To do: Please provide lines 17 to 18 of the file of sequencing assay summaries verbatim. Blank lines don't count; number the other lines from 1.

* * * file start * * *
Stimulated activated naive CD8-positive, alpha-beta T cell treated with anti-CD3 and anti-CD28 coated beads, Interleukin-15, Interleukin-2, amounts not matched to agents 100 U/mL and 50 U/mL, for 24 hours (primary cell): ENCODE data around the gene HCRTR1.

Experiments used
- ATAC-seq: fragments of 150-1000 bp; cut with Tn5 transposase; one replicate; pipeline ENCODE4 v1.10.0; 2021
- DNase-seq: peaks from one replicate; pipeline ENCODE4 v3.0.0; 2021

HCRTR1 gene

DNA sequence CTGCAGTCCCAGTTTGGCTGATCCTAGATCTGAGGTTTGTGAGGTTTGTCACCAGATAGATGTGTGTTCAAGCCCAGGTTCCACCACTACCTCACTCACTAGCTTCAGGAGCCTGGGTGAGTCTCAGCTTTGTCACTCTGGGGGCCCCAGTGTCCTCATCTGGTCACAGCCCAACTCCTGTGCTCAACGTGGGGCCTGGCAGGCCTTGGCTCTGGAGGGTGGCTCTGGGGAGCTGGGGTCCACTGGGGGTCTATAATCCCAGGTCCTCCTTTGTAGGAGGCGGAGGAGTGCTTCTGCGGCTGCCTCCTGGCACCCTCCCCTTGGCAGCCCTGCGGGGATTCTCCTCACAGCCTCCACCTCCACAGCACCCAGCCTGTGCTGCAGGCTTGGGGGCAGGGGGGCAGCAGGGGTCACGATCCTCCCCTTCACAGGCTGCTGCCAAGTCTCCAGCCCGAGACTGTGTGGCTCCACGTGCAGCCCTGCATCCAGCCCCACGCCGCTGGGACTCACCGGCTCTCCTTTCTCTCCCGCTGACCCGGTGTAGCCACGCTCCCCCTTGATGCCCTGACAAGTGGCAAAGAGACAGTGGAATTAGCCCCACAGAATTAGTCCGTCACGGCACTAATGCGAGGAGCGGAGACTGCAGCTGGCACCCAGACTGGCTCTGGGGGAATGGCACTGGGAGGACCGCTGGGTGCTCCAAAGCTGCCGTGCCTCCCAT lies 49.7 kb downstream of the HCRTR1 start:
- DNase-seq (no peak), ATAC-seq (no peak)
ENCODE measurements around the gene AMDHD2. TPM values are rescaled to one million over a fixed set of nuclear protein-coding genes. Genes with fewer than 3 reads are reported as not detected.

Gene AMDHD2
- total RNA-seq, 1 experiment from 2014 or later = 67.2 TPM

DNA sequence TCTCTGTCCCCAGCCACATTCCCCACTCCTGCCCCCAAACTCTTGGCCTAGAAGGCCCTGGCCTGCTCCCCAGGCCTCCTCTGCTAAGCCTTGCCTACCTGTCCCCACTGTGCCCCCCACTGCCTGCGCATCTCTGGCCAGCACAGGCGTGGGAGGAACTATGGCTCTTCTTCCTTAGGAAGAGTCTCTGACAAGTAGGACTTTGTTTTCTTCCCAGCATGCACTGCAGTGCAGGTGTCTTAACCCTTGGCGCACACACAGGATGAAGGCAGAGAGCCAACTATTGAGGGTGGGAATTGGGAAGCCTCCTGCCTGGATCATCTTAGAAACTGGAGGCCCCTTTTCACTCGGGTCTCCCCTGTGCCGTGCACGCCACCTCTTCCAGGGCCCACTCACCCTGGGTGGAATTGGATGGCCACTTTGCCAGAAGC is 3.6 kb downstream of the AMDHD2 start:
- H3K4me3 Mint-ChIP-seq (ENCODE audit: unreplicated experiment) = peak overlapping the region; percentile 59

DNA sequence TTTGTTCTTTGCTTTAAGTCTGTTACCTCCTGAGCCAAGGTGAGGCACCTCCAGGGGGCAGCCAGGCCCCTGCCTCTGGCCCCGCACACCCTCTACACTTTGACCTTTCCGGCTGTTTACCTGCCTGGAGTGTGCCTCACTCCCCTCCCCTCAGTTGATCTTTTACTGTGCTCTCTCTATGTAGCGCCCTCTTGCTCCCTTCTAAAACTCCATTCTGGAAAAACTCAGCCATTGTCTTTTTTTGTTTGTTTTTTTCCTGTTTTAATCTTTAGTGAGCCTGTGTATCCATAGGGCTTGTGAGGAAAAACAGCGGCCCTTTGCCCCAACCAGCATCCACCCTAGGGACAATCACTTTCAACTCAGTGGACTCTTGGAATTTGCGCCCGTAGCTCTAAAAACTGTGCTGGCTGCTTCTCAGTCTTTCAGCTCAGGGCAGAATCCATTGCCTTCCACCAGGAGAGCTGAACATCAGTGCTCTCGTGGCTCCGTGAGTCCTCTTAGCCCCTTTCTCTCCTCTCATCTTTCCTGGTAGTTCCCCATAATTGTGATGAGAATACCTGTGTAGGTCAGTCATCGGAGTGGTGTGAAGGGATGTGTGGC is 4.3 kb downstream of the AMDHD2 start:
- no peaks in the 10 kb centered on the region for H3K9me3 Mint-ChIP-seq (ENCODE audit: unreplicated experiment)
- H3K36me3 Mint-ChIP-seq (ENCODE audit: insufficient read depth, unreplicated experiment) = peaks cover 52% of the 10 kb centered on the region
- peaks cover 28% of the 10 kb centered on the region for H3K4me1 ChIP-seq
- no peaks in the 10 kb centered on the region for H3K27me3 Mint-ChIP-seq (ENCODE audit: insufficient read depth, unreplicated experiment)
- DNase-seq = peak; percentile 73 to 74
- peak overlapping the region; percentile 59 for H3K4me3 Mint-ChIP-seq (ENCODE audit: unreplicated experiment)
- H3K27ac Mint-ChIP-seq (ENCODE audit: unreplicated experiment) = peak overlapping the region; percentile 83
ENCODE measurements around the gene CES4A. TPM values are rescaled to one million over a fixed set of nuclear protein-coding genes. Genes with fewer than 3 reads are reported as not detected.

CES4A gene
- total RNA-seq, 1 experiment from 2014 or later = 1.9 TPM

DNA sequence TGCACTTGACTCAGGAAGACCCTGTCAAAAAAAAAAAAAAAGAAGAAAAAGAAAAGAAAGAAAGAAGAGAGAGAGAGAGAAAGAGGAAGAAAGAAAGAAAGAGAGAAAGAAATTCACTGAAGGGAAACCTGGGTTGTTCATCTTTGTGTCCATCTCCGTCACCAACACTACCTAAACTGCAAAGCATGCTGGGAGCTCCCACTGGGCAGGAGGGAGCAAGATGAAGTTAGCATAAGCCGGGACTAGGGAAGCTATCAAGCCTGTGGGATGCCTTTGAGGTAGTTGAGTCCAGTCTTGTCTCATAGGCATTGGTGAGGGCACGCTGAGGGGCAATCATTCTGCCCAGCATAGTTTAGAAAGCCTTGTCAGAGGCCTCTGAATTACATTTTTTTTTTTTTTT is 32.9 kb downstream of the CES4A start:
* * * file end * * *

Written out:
- no peaks in the 10 kb centered on the region for H3K27me3 Mint-ChIP-seq (ENCODE audit: insufficient read depth, unreplicated experiment)
- DNase-seq = peak; percentile 73 to 74